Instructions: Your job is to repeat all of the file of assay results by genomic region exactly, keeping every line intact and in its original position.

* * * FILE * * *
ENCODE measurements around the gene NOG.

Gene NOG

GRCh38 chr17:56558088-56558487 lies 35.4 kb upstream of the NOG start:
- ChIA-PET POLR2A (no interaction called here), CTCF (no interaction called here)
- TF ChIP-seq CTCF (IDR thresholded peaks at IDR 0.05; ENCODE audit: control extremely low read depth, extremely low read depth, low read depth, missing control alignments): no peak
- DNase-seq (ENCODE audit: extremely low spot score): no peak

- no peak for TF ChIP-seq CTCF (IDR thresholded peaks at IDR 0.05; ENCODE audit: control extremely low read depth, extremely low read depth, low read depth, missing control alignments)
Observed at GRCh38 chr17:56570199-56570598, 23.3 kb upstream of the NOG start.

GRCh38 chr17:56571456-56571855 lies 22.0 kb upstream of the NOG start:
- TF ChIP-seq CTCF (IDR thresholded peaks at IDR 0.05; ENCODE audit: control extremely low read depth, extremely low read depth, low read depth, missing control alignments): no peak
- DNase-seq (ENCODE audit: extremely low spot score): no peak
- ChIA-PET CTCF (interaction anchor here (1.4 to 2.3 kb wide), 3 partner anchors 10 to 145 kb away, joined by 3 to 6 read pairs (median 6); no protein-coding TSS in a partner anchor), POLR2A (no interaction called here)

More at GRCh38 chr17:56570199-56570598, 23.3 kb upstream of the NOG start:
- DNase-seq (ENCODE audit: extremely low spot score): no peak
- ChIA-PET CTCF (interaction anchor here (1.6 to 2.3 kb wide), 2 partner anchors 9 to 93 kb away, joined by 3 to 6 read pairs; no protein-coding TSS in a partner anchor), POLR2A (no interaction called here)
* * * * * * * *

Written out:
ENCODE measurements around the gene NOG.

Gene NOG

GRCh38 chr17:56558088-56558487 lies 35.4 kb upstream of the NOG start:
- ChIA-PET POLR2A (no interaction called here), CTCF (no interaction called here)
- TF ChIP-seq CTCF (IDR thresholded peaks at IDR 0.05; ENCODE audit: control extremely low read depth, extremely low read depth, low read depth, missing control alignments): no peak
- DNase-seq (ENCODE audit: extremely low spot score): no peak

- no peak for TF ChIP-seq CTCF (IDR thresholded peaks at IDR 0.05; ENCODE audit: control extremely low read depth, extremely low read depth, low read depth, missing control alignments)
Observed at GRCh38 chr17:56570199-56570598, 23.3 kb upstream of the NOG start.

GRCh38 chr17:56571456-56571855 lies 22.0 kb upstream of the NOG start:
- TF ChIP-seq CTCF (IDR thresholded peaks at IDR 0.05; ENCODE audit: control extremely low read depth, extremely low read depth, low read depth, missing control alignments): no peak
- DNase-seq (ENCODE audit: extremely low spot score): no peak
- ChIA-PET CTCF (interaction anchor here (1.4 to 2.3 kb wide), 3 partner anchors 10 to 145 kb away, joined by 3 to 6 read pairs (median 6); no protein-coding TSS in a partner anchor), POLR2A (no interaction called here)

More at GRCh38 chr17:56570199-56570598, 23.3 kb upstream of the NOG start:
- DNase-seq (ENCODE audit: extremely low spot score): no peak
- ChIA-PET CTCF (interaction anchor here (1.6 to 2.3 kb wide), 2 partner anchors 9 to 93 kb away, joined by 3 to 6 read pairs; no protein-coding TSS in a partner anchor), POLR2A (no interaction called here)